David Cameron is to tell voters they face a "stark choice" between him and Labour's Ed Miliband as the election campaign officially gets under way.
The PM will visit the Queen, marking the end of the five-year coalition government, ahead of the 7 May poll.
Later, he is expected to say the UK is on the "right track" and a Labour government would be "economic chaos".
Mr Miliband will say the Conservatives pose a "clear and present danger" to UK firms by risking an exit from Europe.
After months of unofficial campaigning, the five-and-a-half week race for No 10 begins in earnest.


'Moving forward'

Parliament has been formally dissolved under the terms of the Fixed Term Parliaments Act.
Government ministers remain in charge of their departments until a new administration is formed but MPs will cease to be members of Parliament and writs will be issued for elections in all 650 constituencies.
Issues likely to dominate the campaign include the economy and spending cuts, Britain's EU membership and immigration.



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After meeting the Queen at Buckingham Palace, Mr Cameron is expected to make a statement outside Downing Street in the afternoon.
It is understood he will say that "after five years of effort and sacrifice... this election is about moving forward".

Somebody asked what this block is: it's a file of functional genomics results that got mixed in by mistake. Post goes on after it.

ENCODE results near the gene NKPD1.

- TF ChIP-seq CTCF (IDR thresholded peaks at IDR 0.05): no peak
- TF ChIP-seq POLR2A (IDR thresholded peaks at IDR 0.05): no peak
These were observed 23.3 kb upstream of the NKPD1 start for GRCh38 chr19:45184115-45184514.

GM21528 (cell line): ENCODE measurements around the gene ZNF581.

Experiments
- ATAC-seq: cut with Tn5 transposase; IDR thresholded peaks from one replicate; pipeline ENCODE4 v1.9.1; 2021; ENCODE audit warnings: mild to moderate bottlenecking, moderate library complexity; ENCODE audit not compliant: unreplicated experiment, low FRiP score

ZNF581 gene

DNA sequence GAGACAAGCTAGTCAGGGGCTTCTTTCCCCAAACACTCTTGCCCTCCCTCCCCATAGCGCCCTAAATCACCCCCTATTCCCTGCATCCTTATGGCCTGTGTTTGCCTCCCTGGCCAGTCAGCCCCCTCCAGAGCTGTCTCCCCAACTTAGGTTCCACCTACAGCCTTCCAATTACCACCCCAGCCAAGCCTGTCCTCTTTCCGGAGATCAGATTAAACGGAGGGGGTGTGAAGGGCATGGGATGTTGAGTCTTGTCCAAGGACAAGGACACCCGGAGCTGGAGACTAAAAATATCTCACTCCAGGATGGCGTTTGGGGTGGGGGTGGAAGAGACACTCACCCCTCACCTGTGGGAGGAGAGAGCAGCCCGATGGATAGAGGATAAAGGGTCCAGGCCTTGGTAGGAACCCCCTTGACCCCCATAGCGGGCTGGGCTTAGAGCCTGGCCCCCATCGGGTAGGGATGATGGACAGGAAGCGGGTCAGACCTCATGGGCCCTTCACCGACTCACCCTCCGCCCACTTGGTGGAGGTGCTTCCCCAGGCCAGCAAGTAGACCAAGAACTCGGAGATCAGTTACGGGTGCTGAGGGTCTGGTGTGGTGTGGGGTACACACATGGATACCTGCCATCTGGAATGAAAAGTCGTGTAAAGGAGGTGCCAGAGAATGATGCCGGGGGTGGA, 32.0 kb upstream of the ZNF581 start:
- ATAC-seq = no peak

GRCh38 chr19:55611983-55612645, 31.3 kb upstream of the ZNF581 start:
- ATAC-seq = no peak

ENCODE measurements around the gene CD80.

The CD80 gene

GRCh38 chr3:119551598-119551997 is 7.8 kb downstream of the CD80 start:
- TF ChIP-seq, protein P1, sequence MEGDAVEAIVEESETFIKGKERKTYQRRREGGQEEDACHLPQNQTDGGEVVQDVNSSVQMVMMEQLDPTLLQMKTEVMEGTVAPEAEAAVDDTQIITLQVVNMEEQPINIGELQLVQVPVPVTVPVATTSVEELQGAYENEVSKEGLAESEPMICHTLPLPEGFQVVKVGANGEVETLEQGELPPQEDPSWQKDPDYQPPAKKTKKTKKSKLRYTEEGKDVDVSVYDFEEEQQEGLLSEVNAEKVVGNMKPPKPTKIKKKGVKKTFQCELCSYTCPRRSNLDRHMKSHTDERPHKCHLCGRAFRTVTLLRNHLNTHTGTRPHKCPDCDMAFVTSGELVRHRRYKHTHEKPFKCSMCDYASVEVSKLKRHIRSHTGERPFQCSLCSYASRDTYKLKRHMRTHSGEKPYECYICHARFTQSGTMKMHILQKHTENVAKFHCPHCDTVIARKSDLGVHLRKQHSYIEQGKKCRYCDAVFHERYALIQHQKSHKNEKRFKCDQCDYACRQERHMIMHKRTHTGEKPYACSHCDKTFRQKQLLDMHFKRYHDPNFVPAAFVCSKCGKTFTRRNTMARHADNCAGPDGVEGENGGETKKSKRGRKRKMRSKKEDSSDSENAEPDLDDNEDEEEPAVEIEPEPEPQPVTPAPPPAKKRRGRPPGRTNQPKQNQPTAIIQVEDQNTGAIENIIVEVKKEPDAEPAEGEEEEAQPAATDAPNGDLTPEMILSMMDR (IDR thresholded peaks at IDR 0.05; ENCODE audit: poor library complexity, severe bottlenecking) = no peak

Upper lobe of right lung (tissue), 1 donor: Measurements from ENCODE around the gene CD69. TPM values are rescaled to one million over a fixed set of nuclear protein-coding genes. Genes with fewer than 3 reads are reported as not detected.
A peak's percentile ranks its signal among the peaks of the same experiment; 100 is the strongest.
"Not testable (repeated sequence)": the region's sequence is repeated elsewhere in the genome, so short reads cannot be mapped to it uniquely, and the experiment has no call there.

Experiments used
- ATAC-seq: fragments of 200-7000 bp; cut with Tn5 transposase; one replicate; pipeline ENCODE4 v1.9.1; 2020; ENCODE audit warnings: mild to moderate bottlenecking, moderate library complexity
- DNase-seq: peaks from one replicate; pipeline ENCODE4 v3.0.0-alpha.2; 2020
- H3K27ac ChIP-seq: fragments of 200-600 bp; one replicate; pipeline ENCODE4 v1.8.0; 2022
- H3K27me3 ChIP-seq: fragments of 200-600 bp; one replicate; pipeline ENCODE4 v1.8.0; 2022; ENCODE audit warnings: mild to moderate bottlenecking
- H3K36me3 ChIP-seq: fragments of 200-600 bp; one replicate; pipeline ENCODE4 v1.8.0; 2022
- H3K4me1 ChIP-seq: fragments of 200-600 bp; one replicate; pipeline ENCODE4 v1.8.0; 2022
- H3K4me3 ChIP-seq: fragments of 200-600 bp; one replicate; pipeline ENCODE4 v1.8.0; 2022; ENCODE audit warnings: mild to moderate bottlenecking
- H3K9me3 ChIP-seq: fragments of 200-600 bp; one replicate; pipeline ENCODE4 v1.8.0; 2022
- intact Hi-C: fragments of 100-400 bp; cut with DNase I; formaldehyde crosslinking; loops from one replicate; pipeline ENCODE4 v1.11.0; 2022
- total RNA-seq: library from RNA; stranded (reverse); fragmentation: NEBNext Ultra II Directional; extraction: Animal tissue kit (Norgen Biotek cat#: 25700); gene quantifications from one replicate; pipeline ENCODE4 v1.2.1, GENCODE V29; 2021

He will say the "next prime minister walking through that door will be me or Ed Miliband" and a Conservative government would oversee "an economy that grows, that creates jobs, that generates the money to ensure a properly funded and improving NHS".
He will say Labour leader Mr Miliband "pays lip service to working people while planning to hike taxes and increase debt".


Parliament is officially dissolved under the terms of the Fixed Term Parliaments Act But setting out Labour's policies on business on Monday, Mr Miliband is expected to warn that the Tory promise of a referendum on Britain's EU membership poses a "clear and present danger" to jobs and prosperity.
It also risks an "extraordinary loss of British influence", he will say, as he promises to "return Britain to a leadership role" in Brussels under Labour.
'Incredibly difficult'

Labour has said the economic recovery under the coalition has been the slowest in more than 100 years and resulted in a cost-of-living crisis.
It has pledged to raise living standards of "everyday working people by ensuring those with the broadest shoulders bear the greatest burden" while cutting the deficit and securing the future of the NHS.